New York City was the center of the most severe coronavirus outbreak in the United States, with equally severe lockdown policies to match it. However, New York City Mayor Bill de Blasio drew international attention for what seemed to be exceptionally strict enforcement of social distancing measures upon Orthodox Jewish communities.
As the Mayor walked shoulder-to-shoulder with Black Lives Matter protesters and turned a blind eye to unfettered looting, his police officers patrolled Brooklyn, threatening Hasidic communities with arrest for attending evening prayers.
De Blasio’s uneven enforcement of lockdown policies earned him a rebuke from Eric Dreiband, the US Assistant Attorney General for the Civil Rights Division. Dreiband’s letter noted that even as de Blasio was actively endorsing Black Lives Matter protesters’ First Amendment rights to peaceful protest, he was actively opposing Orthodox Jews’ First Amendment rights to free exercise of religion.
‘During the period in which all gatherings were banned, you reportedly sent police officers to break up numerous gatherings of the Jewish community in New York, including reported outdoor gatherings for funerals,’ read Dreiband’s letter. ‘In light of your support for and participation in recent protests in New York City, the message to the public from New York City’s government appears to favor certain secular gatherings and disfavor religious gatherings.’
Eventually, Orthodox communities started to push back against de Blasio. A group of Jewish children displayed a sign reading ‘Justice for George Floyd’ at their carnival in the hopes that it would deter police interference. Videos of Jewish leaders taking a pair of bolt cutters to a lock that the city had placed on a neighborhood playground earned millions of views on social media.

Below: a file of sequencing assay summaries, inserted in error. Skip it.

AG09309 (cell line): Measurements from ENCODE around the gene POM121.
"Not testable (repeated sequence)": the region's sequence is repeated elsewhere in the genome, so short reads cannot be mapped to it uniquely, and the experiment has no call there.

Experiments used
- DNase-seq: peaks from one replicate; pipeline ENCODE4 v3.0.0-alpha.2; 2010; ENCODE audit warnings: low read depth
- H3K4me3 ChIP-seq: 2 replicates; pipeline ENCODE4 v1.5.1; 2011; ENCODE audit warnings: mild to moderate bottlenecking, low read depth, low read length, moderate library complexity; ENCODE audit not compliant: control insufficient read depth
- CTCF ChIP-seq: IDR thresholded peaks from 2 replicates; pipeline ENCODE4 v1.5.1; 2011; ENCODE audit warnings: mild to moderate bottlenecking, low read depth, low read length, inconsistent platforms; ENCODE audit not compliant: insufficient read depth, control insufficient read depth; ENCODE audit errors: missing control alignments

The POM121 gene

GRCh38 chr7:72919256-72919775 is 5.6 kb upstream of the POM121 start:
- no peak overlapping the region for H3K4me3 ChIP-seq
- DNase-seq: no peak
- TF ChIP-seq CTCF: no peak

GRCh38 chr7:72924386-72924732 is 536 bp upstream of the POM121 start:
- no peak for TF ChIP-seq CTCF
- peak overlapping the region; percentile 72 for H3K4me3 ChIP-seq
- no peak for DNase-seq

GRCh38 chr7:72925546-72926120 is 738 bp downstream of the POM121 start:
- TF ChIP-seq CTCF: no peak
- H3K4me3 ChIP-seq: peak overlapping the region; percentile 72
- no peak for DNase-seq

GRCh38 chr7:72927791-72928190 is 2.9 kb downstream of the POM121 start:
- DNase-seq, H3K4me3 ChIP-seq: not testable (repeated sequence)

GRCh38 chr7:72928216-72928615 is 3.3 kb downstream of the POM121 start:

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To outside eyes, it might appear that Bill de Blasio’s actions could be pointing toward anti-Semitic prejudice. However, in light of de Blasio’s long history with the Orthodox Jewish communities in New York, the situation is far more nuanced.
Yossi Gestetner, leader of the Orthodox Jewish Public Affairs Council (OJPAC), told The Spectator that the lockdown enforcement ‘is not a broader pattern’ from de Blasio.
Referring to de Blasio’s years as a city councilman — during which he represented a district adjacent to predominantly Jewish communities in Brooklyn — Mr Gestetner believes that de Blasio ‘generally has been perceived as being, in the past at least, fair to Orthodox Jews.’
Although Orthodox Jews are overwhelmingly conservative and supportive of Republicans in state and national elections, many appreciated the Mayor’s positive relations with the community and his even hand in some local issues — even though they tend to disdain his ‘extremely liberal’ policies.
Gestetner sees the uneven enforcement of lockdown policies as ‘abuse out of opportunity rather than abuse out of hate’. He recalled that mainstream media extensively covered the Orthodox Jewish community’s continuation of religious services early in the pandemic. Because coronavirus ‘slipped out of his hands’ after Cuomo ‘steamrolled’ de Blasio in directing the pandemic response, the Mayor ‘was looking for a place where he could be relevant’. He seemed to think that cracking down on Orthodox Jews would raise his profile, especially in the eyes of the closely-watching media and their audiences.
In late April, de Blasio singled out the orthodox Jewish community via Twitter. ‘My message to the Jewish community, and all communities, is this simple: the time for warnings has passed. I have instructed the NYPD to proceed immediately to summons or even arrest those who gather in large groups. This is about stopping this disease and saving lives. Period.’
Gestetner laments the lack of mainstream media attention to de Blasio’s targeting of Jews: ‘Imagine President Trump had done to any religious community… the way de Blasio has acted. I mean, imagine tweets from Trump echoing de Blasio.’
Despite de Blasio’s undeniably poor and uneven behavior, Gestetner would not go as far as calling the Mayor an anti-Semite.
‘I’ve seen a lot of commentary from Republicans and conservatives nationwide. I don’t easily throw out the terms “anti-Semite” or “bigoted” … I have said that the action a person has done is anti-Semitic or bigoted. Bill de Blasio absolutely has been bigoted against Orthodox Jews, has targeted Orthodox Jews, has apparently felt that it’s easy to pretend to be Mayor by pouncing on Orthodox Jews. The actions from him and his government were bigoted, targeted. But I refute the claim that he’s inherently anti-Semitic. It’s a very harsh term.’
Gestetner expressed hope that the remainder of de Blasio’s tenure is ‘fair and balanced’.